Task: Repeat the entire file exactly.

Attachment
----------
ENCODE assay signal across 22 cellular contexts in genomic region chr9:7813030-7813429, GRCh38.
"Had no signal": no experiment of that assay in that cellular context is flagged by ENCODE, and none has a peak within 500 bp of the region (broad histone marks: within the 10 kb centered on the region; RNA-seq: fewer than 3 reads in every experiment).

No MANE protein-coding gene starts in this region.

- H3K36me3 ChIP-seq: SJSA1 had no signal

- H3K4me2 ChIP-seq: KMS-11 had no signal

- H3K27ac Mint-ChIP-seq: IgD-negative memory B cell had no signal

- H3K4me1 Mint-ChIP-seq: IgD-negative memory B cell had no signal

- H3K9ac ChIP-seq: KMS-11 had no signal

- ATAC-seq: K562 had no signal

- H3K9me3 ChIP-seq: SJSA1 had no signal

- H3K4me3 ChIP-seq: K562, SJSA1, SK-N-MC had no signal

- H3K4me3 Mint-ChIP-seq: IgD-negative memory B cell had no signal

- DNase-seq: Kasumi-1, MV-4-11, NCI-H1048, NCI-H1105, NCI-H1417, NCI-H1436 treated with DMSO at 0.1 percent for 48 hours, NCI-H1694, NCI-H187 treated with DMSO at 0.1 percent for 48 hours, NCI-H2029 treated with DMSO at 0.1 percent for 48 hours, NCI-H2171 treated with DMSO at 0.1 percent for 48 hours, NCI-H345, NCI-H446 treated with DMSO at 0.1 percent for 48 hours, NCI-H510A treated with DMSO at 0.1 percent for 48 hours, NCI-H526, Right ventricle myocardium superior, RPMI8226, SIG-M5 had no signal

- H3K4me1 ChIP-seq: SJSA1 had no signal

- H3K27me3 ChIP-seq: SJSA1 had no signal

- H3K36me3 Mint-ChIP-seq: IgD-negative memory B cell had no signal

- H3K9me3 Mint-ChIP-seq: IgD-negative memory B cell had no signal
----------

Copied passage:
ENCODE assay signal across 22 cellular contexts in genomic region chr9:7813030-7813429, GRCh38.
"Had no signal": no experiment of that assay in that cellular context is flagged by ENCODE, and none has a peak within 500 bp of the region (broad histone marks: within the 10 kb centered on the region; RNA-seq: fewer than 3 reads in every experiment).

No MANE protein-coding gene starts in this region.

- H3K36me3 ChIP-seq: SJSA1 had no signal

- H3K4me2 ChIP-seq: KMS-11 had no signal

- H3K27ac Mint-ChIP-seq: IgD-negative memory B cell had no signal

- H3K4me1 Mint-ChIP-seq: IgD-negative memory B cell had no signal

- H3K9ac ChIP-seq: KMS-11 had no signal

- ATAC-seq: K562 had no signal

- H3K9me3 ChIP-seq: SJSA1 had no signal

- H3K4me3 ChIP-seq: K562, SJSA1, SK-N-MC had no signal

- H3K4me3 Mint-ChIP-seq: IgD-negative memory B cell had no signal

- DNase-seq: Kasumi-1, MV-4-11, NCI-H1048, NCI-H1105, NCI-H1417, NCI-H1436 treated with DMSO at 0.1 percent for 48 hours, NCI-H1694, NCI-H187 treated with DMSO at 0.1 percent for 48 hours, NCI-H2029 treated with DMSO at 0.1 percent for 48 hours, NCI-H2171 treated with DMSO at 0.1 percent for 48 hours, NCI-H345, NCI-H446 treated with DMSO at 0.1 percent for 48 hours, NCI-H510A treated with DMSO at 0.1 percent for 48 hours, NCI-H526, Right ventricle myocardium superior, RPMI8226, SIG-M5 had no signal

- H3K4me1 ChIP-seq: SJSA1 had no signal

- H3K27me3 ChIP-seq: SJSA1 had no signal

- H3K36me3 Mint-ChIP-seq: IgD-negative memory B cell had no signal

- H3K9me3 Mint-ChIP-seq: IgD-negative memory B cell had no signal